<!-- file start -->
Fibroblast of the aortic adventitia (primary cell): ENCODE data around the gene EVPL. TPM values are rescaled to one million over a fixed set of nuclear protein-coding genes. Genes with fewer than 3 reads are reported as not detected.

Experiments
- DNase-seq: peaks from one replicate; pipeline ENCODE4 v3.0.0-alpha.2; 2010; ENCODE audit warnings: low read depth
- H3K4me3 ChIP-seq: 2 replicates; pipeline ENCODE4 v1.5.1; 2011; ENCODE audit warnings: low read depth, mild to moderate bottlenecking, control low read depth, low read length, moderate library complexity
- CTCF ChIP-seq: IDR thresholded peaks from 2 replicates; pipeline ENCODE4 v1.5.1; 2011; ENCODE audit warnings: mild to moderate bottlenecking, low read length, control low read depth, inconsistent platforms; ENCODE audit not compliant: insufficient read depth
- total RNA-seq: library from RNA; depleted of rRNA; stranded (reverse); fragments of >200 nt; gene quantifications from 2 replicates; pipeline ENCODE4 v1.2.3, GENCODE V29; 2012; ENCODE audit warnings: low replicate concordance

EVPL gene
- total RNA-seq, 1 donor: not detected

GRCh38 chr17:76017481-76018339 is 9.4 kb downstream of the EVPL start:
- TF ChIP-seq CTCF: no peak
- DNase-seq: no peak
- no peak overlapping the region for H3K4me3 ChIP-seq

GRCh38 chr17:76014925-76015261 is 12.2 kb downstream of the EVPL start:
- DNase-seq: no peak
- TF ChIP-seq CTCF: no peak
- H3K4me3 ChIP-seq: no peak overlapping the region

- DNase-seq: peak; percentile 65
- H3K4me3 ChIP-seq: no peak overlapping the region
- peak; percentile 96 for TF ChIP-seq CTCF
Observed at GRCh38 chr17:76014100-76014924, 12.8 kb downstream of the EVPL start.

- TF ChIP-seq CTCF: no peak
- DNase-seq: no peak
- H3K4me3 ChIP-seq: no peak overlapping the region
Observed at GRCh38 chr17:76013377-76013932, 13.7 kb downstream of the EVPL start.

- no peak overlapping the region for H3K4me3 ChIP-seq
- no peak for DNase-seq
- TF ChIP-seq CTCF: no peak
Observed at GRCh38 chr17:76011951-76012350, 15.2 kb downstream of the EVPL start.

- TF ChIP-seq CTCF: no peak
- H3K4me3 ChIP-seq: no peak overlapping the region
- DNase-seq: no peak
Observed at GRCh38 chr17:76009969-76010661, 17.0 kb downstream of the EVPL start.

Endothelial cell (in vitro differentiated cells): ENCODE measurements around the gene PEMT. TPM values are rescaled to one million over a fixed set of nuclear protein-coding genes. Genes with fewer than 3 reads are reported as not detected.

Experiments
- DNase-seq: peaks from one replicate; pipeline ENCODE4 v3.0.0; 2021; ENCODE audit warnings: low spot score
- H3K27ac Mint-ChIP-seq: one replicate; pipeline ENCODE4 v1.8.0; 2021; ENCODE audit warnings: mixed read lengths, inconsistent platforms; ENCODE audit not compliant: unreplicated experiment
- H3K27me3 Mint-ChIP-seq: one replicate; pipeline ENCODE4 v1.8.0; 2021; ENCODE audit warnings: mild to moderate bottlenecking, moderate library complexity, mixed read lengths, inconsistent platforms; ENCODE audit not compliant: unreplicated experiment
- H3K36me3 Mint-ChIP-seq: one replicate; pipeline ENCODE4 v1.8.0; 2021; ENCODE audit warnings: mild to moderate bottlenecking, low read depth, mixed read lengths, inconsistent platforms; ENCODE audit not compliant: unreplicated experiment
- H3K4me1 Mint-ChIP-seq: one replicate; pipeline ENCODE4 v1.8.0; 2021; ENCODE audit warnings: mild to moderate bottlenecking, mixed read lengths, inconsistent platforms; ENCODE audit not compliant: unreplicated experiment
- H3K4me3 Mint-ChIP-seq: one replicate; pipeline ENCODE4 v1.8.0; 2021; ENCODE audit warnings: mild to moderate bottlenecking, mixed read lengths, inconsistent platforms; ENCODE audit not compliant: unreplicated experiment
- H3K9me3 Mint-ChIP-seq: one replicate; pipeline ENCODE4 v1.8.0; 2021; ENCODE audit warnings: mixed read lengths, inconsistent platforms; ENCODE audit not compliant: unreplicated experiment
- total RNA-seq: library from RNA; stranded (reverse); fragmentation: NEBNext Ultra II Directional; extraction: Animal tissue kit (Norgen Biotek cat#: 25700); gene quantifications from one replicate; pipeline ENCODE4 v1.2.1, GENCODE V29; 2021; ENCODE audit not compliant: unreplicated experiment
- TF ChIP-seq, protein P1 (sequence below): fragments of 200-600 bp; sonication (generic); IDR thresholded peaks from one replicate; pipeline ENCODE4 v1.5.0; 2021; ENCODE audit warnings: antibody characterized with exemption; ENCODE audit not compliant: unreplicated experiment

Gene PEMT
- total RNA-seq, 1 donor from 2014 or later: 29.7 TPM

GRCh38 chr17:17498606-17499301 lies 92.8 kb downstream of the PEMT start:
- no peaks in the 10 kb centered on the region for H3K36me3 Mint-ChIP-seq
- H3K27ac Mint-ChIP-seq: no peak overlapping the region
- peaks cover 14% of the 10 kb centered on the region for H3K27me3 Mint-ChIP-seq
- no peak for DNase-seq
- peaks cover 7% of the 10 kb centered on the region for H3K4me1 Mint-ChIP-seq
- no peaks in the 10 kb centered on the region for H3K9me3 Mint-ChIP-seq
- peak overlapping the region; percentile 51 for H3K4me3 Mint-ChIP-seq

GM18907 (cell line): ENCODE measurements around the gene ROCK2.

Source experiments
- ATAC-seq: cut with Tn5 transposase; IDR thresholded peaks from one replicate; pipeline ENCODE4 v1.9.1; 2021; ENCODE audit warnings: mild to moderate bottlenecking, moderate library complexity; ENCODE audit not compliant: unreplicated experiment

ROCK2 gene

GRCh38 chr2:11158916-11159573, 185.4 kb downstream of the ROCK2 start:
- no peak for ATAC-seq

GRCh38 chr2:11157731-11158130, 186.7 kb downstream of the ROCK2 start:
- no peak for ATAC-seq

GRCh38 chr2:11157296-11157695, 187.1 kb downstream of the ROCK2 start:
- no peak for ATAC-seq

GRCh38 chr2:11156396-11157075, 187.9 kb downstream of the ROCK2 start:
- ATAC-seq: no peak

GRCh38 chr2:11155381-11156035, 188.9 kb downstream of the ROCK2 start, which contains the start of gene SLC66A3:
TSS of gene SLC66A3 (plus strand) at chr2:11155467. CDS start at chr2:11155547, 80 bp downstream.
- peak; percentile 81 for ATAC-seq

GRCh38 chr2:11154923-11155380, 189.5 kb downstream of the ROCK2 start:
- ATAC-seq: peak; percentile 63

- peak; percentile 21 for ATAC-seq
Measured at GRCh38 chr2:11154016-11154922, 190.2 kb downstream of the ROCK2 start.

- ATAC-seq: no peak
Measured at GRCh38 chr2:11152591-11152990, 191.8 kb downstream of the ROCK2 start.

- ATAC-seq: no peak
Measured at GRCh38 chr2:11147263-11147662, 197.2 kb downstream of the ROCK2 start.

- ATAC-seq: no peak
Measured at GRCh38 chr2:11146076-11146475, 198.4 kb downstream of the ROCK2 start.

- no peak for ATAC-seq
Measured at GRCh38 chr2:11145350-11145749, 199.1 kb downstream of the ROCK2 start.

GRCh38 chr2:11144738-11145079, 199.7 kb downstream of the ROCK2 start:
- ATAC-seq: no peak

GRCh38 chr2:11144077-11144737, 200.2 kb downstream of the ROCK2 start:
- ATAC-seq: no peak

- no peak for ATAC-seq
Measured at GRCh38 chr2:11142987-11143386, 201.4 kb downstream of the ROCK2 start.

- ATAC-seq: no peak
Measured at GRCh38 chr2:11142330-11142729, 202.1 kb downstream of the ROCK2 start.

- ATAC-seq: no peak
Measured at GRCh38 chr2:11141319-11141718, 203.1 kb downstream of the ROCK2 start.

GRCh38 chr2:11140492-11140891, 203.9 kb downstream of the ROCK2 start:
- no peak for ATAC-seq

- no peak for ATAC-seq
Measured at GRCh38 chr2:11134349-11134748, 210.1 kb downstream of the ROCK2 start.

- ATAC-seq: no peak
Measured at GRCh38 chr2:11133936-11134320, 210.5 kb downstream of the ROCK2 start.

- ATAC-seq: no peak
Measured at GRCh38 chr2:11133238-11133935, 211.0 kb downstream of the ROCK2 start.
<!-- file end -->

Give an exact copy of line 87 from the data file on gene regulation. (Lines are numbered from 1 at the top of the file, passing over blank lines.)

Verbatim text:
- ATAC-seq: no peak